Unsolicited phone calls with recorded messages, known as robocalls, have been a nuisance probably since the invention of the telephone. And they’re getting worse. In fact, in a single one-month period this year, there were more than 4.7 billion robocalls placed to U.S. phone numbers. While the telemarketers of yesteryear were certainly annoying, today’s threat is far more dangerous. Robocalls, which some consumers report can occur at all hours of the day and night, may actually be decreasing in number. However, the amount of money that victims lose to phone scammers is higher than ever.
“But I am on the Do Not Call List. Why am I still getting these phone calls?”
If you have put your phone number on the Federal Trade Commission’s Do Not Call registry and you still receive robocalls, that should be your sign that the call is not real. With that said, there are exceptions to the rule. Charities and political campaigns are still permitted to contact you, as are companies you do business with.
“But my caller ID said it was the Social Security Administration!”
It’s okay to be skeptical of your caller ID screen. It is easy for the scammer to change the appearance of the number they are calling from. They can put any phone number or name on your screen in order to entice you to pick up.
“But they said I was in trouble with the police and about to lose my healthcare coverage.”
No matter what story the robocaller gives, ignore it.
The IRS does not call you to inform you about your back taxes or penalties.
The police will not call you about a warrant for your arrest.
Your granddaughter was kidnapped? Try calling them first.
If you are ever in doubt about any situation like this, hang up and contact the company directly. Take down the caller’s information first, including their name, company or agency and employee or agent number they have, the phone number they are calling from and anything else that might be helpful. Then contact that organization directly using a verified phone number. You will quickly find out that no one by that name works there, your account is perfectly fine or your nephew is not in jail. If you do discover that something was legitimately wrong, you can handle it through the proper channels.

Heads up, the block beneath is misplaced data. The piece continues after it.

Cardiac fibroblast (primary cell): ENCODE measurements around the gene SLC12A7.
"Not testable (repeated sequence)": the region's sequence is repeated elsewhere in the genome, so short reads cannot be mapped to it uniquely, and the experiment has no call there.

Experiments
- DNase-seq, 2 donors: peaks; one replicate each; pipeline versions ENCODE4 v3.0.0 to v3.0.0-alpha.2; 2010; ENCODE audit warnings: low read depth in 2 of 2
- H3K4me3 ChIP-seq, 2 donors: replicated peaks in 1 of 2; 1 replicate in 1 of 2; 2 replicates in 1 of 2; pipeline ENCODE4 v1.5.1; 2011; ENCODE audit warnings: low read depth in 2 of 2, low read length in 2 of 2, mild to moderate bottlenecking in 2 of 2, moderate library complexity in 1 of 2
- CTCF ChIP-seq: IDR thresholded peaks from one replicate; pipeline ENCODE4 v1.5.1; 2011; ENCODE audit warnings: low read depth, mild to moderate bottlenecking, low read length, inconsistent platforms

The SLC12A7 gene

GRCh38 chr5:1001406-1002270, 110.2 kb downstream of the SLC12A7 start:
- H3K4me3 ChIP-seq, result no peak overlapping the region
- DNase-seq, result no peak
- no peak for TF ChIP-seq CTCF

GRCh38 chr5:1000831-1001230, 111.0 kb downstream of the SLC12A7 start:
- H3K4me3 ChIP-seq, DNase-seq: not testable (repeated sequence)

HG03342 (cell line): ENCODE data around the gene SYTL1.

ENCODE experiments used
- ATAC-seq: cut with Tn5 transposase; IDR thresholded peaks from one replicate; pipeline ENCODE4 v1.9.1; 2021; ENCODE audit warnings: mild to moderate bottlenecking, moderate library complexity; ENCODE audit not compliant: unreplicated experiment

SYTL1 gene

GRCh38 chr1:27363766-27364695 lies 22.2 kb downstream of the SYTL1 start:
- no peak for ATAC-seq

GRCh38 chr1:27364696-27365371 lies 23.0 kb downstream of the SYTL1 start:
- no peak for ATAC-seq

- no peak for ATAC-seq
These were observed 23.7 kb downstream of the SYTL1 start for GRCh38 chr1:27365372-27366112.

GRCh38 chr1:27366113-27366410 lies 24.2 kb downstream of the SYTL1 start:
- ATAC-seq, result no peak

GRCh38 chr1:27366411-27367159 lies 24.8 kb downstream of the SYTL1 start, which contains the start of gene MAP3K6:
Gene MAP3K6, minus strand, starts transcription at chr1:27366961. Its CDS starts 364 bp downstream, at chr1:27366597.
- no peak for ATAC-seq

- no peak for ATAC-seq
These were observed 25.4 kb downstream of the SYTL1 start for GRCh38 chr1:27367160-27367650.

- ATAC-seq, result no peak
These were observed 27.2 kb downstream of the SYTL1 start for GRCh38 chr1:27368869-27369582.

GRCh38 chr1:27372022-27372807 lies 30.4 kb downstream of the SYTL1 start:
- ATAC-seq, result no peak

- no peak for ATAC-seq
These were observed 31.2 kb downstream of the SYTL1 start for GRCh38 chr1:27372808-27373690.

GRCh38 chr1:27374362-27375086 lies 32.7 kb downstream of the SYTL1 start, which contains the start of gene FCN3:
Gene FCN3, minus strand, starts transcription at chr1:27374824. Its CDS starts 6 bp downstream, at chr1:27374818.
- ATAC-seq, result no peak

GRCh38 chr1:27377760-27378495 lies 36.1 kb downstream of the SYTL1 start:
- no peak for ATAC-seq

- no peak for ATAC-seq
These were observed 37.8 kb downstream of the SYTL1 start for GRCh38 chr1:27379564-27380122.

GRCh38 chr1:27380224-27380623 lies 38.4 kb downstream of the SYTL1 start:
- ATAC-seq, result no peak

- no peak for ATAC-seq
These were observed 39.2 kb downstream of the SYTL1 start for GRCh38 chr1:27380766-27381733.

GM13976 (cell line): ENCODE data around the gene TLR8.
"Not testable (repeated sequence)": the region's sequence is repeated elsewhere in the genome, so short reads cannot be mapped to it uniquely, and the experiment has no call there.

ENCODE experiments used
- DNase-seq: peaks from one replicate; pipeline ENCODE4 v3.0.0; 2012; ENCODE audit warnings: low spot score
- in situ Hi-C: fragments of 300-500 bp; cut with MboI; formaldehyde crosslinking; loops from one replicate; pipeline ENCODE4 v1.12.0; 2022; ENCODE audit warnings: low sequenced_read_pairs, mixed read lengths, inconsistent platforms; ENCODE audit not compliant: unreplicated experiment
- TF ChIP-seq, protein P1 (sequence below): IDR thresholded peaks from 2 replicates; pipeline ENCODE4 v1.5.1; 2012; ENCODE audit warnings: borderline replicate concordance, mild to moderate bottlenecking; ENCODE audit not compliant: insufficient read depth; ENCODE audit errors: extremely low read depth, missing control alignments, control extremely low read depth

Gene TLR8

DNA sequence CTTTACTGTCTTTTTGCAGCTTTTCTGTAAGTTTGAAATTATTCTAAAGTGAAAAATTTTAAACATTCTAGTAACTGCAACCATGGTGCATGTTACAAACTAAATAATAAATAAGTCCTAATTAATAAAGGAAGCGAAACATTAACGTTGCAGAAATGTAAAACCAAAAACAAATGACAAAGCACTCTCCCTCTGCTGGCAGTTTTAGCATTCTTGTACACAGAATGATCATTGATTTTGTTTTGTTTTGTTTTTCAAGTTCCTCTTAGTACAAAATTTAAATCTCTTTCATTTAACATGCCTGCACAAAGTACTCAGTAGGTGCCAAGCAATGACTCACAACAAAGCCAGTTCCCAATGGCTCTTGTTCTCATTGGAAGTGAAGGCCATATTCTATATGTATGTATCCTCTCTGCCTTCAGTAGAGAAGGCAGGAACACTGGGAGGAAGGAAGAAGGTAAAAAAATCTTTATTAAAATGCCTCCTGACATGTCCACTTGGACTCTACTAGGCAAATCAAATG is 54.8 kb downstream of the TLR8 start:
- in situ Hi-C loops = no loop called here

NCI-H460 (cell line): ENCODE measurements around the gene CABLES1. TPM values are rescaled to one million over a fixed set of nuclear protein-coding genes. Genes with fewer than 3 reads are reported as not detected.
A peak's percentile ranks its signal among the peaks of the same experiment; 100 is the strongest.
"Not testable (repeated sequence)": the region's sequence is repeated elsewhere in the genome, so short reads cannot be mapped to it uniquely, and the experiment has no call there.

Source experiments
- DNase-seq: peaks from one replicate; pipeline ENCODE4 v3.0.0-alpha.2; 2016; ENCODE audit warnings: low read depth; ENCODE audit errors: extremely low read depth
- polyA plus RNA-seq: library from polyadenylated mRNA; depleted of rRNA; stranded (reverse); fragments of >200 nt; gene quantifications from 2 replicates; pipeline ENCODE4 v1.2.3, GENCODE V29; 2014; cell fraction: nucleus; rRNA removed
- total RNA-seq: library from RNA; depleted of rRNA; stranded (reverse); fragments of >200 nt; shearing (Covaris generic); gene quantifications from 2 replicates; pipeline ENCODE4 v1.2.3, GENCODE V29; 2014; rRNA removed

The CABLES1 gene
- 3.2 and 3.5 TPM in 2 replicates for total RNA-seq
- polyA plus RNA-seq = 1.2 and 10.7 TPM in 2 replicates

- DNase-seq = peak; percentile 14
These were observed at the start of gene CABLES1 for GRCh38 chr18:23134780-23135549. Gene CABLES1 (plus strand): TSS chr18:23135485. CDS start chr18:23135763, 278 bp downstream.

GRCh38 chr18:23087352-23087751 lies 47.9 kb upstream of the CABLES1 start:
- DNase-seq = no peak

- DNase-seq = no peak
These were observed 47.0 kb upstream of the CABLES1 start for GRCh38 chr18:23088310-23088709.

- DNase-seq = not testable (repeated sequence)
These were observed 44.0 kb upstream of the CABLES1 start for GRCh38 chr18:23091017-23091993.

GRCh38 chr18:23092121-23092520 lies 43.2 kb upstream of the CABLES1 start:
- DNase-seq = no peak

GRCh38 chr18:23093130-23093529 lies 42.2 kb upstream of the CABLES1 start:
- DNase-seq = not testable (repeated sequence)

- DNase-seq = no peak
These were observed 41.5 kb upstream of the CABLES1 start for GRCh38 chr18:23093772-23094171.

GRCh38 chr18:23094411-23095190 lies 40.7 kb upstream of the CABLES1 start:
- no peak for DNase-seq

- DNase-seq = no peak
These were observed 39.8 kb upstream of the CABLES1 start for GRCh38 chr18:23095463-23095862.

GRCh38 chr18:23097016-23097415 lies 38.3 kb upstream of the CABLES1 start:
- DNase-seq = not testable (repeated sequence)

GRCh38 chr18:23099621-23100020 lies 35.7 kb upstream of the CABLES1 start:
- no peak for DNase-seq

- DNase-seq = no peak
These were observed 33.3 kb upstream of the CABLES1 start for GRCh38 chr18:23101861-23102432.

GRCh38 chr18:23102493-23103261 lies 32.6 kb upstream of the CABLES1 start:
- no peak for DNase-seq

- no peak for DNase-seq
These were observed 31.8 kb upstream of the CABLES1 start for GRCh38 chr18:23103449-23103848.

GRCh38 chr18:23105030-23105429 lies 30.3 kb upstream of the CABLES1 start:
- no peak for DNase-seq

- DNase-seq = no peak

“But the caller said that I owe money!”
You will never receive a legitimate phone call in which you must make a payment immediately. It will always be a robocall. Even something like a call from your credit card company or utility company might be a courtesy reminder that you are past due. However, you will never be required to pay over the phone. The IRS and the Social Security Administration, two common scam targets, do not accept phone payments when someone calls you.
“I think I really do have to pay them. Where do I buy an iTunes gift card?”
Never make a payment of any kind with an iTunes gift card unless you own an Apple device and you are buying an app or song. iTunes gift cards, prepaid debit cards and wire transfers are all common tools for scammers, no matter who they claim to work for. They take the information from the card you bought, drain all the money and you cannot get it back no matter what you do. There is no such thing as a legitimate transaction that must be paid for with one of these methods.
“Okay, you have convinced me. So how do I make it stop?”
Fortunately, there are steps the government is working on to crack down on robocalls. Until the miracle cure for this dangerous nuisance appears, there is one thing you can do: ignore the call. Do not answer and hang up, either, since some of the software robocallers use is to track whether or not their potential victim has a working phone number. Answering the call and hanging up will only confirm that the number is good. Also, if you do answer and discover it is a robocall or possible scam, simply hang up. You might offend the caller, but the caller is breaking the law by contacting you in the first place. Do not put yourself at risk to avoid upsetting a criminal.
If you are a victim of identity theft in need of assistance, you can receive free remediation services from ITRC. Call one of our expert advisors toll-free at 888.400.5530 or LiveChat with us. For on-the-go assistance, check out the free ID Theft Help App from ITRC.
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